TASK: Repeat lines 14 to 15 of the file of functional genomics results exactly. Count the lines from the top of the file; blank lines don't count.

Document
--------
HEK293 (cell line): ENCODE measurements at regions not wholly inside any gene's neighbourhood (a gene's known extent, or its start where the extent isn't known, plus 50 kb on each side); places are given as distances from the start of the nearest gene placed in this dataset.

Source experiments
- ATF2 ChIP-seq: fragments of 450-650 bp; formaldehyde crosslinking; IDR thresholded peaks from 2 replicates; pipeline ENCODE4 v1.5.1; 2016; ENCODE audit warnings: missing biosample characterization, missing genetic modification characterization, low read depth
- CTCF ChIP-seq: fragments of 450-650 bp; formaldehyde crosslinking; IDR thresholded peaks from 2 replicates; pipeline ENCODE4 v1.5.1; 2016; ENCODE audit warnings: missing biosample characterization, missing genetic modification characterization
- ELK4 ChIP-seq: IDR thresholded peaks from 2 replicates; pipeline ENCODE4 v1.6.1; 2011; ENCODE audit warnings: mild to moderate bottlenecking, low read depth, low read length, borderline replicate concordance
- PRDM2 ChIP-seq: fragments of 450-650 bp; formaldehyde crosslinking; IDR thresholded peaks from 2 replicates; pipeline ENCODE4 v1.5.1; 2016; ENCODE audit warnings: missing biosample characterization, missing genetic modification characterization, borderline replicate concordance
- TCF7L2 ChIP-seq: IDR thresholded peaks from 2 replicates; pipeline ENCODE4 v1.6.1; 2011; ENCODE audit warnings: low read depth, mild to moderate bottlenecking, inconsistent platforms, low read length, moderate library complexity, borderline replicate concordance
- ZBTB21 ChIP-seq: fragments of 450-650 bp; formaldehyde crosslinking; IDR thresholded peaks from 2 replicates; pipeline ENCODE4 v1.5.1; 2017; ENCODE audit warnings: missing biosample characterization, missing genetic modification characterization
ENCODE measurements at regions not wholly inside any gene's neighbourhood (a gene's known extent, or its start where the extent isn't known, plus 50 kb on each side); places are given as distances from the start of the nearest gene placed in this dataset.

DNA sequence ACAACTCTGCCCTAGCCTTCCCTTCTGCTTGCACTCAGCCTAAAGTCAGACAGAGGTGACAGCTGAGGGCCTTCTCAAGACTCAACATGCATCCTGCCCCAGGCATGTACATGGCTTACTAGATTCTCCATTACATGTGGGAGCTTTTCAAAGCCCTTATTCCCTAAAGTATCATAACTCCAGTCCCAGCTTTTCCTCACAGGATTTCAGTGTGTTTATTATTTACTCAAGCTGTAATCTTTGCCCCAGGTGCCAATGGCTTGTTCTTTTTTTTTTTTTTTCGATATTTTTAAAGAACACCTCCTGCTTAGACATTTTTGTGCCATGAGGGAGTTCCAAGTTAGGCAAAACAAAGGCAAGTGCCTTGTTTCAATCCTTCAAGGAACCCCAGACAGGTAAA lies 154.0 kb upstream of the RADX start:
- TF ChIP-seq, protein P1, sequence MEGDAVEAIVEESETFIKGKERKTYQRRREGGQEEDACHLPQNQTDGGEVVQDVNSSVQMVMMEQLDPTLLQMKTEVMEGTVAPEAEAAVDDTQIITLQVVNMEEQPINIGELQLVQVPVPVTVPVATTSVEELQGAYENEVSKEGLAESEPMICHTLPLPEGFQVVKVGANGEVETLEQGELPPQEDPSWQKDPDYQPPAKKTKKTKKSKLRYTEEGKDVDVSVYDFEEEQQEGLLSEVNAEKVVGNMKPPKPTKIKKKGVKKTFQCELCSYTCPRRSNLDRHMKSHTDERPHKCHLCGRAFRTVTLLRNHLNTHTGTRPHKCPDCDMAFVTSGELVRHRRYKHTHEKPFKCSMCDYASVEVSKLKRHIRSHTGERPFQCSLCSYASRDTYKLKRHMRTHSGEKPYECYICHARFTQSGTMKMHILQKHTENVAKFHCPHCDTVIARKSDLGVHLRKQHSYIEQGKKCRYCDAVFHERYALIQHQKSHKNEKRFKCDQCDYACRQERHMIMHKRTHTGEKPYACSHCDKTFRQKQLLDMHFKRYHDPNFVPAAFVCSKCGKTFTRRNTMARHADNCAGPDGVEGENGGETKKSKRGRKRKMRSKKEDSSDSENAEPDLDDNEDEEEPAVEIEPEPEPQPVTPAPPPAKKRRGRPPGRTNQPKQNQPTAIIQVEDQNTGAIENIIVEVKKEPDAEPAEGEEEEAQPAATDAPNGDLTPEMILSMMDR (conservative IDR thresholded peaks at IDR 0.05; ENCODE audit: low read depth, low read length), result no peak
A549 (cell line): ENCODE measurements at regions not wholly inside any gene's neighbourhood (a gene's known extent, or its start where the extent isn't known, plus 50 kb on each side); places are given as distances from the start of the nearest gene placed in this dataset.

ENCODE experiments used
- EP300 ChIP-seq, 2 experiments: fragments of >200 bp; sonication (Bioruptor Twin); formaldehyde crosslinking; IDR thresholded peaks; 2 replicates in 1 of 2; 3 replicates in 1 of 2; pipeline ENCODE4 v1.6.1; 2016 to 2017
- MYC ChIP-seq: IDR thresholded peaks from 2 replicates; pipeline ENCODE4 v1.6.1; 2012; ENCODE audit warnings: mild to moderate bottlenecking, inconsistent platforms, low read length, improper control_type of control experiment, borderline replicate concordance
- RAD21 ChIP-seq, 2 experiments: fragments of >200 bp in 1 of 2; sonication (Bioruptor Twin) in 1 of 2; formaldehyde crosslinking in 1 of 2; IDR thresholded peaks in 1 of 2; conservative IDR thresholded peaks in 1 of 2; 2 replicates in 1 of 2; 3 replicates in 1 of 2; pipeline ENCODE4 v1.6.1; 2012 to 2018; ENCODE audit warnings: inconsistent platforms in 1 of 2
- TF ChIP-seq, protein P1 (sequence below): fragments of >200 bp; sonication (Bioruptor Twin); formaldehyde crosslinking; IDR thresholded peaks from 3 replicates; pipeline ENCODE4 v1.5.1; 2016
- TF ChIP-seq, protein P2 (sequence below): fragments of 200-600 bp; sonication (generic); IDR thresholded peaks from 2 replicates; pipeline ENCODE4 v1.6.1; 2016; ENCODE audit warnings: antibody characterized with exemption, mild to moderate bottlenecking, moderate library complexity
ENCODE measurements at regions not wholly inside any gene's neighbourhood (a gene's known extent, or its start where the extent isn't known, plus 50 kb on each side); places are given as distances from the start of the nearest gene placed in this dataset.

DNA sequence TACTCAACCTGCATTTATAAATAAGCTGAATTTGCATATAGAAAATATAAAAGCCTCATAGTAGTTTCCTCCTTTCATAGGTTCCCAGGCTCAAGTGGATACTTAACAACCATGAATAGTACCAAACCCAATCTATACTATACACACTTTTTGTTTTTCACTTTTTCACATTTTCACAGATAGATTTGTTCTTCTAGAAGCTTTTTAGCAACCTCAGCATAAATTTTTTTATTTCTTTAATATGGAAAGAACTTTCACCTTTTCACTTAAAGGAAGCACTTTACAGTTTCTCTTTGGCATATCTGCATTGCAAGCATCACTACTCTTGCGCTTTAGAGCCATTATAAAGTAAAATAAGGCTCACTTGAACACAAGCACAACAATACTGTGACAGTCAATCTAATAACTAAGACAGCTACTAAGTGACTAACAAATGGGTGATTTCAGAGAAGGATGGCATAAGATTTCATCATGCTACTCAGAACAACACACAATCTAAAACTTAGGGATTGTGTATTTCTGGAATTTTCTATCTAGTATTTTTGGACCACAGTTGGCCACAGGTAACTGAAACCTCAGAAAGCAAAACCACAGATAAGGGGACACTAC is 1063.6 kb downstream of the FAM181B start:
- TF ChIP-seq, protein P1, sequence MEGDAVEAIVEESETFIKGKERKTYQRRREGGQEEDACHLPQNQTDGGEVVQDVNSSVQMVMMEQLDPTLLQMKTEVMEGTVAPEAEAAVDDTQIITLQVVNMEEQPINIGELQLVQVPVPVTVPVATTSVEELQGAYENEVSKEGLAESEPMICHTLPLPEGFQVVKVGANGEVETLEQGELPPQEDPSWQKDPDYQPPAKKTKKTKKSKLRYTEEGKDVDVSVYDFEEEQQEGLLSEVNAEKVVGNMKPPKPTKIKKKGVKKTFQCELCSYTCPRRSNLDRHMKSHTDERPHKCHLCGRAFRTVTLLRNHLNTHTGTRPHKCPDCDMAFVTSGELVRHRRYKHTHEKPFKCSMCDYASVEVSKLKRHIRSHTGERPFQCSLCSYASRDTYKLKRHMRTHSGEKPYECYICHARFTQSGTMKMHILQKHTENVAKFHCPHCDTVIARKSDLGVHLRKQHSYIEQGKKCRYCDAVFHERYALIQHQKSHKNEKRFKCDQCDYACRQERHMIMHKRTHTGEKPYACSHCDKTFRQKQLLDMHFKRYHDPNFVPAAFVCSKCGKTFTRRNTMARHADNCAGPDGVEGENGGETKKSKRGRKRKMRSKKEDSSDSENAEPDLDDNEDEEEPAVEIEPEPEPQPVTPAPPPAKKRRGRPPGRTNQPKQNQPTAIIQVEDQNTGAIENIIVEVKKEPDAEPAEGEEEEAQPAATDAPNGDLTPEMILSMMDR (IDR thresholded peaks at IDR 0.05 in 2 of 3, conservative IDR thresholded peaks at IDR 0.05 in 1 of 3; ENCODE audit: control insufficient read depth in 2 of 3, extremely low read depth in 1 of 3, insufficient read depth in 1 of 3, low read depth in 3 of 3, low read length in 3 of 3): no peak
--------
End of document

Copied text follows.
- EP300 ChIP-seq, 2 experiments: fragments of >200 bp; sonication (Bioruptor Twin); formaldehyde crosslinking; IDR thresholded peaks; 2 replicates in 1 of 2; 3 replicates in 1 of 2; pipeline ENCODE4 v1.6.1; 2016 to 2017
- MYC ChIP-seq: IDR thresholded peaks from 2 replicates; pipeline ENCODE4 v1.6.1; 2012; ENCODE audit warnings: mild to moderate bottlenecking, inconsistent platforms, low read length, improper control_type of control experiment, borderline replicate concordance